God's peace,

Vicar Dustin


Watch live streaming video from ascoa at livestream.com



December 3rd, 2012 | WCC Ecumenical Prayer Cycle

This past Sunday at Saint Peter's you may have noticed something a little different in your This Week at Saint Peter's bulletin insert.  Instead of just a short list of countries following the "Together with the churches around the world..." heading, there was the following paragraph on two countries, Liberia and Sierra Leone:


Prayers for Liberia and Sierra Leone are particularly important this week as both countries continue to recover after years of conflict. The Sierra Leone Civil War lasted from 1991 to 2002, leaving over 50,000 people dead and 2,000,000 displaced. In Liberia, a 1980 military coup was followed by over two decades of frequent fighting which only ended with the 2005 election of Ellen Johnson Sirleaf as president of Liberia, the first female president in Africa. Sirleaf was awarded the 2011 Nobel Peace Prize along with a Lutheran, Leymah Gbowee, for their non-violent struggle for women's safety and full participation in ending the confict.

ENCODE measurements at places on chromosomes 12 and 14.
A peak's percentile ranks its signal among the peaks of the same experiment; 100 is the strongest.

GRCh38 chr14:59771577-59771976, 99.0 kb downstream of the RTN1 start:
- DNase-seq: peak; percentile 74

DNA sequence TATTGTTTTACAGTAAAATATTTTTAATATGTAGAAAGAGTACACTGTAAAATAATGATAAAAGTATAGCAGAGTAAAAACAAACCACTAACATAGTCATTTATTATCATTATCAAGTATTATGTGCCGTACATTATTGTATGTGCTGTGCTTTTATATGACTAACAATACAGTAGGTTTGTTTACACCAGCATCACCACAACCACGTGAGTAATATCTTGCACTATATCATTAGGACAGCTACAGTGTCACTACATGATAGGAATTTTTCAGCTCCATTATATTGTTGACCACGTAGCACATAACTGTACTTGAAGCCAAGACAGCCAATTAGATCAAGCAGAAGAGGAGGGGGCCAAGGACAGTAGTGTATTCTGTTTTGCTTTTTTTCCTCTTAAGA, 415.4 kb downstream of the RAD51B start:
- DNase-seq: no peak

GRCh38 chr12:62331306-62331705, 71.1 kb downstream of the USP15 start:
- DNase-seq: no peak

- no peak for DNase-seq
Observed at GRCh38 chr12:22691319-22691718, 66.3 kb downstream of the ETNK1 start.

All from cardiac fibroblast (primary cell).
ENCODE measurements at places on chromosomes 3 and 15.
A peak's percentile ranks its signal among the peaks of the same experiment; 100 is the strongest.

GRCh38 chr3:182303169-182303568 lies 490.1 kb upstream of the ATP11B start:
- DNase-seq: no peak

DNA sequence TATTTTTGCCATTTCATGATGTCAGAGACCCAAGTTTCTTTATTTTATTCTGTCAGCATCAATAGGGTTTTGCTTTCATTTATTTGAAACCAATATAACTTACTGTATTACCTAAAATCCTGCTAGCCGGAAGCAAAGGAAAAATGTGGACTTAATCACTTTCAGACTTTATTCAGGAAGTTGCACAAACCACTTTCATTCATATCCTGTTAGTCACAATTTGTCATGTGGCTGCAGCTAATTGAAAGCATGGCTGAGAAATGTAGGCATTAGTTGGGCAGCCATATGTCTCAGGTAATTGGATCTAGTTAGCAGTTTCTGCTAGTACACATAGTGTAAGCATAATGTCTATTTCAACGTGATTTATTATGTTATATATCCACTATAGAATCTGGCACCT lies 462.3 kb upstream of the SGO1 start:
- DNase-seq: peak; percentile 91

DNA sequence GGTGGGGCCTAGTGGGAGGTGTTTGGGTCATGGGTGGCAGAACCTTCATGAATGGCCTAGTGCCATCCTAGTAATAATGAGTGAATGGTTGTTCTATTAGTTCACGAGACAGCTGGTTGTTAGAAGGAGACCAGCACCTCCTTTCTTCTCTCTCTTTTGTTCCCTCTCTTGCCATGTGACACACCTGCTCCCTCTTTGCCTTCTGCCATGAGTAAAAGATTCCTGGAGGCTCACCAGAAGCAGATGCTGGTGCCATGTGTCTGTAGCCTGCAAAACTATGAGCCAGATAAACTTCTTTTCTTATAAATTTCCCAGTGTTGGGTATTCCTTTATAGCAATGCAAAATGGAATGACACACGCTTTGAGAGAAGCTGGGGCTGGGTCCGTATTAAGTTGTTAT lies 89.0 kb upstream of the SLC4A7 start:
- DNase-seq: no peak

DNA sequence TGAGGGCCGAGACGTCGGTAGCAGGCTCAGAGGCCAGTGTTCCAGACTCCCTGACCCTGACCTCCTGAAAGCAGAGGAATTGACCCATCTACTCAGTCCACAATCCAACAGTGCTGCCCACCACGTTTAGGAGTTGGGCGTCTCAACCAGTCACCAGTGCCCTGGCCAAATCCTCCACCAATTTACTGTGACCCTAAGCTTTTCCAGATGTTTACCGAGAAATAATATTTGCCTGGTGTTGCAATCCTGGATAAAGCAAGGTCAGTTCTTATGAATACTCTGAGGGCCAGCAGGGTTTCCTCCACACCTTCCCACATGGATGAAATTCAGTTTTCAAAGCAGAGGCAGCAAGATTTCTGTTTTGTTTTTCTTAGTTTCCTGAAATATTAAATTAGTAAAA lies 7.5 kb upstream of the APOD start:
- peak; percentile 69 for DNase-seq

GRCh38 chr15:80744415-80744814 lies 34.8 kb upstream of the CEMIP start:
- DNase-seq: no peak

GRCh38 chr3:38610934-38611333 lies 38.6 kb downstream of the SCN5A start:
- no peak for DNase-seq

Of course, Saint Peter's has included a list of countries both in it's intercessions and in This Week at Saint Peter's for quite a while now, but you may not know that our weekly lists come from an absolutely amazing resource published by the World Council of Churches called the Ecumenical Prayer Cycle.  As described on resource's webpage,  "enables us to journey in prayer through every region of the world and through every week of the year affirming our solidarity with Christians all over the world, brothers and sisters living in diverse situations, experiencing diverse problems and sharing diverse gifts."  In addition to listing countries to pray for each week, the webpage also includes additional prayer resources related to both the problems and gifts facing the countries listed.  There's also an option to submit addition liturgical prayers if you're so inclined.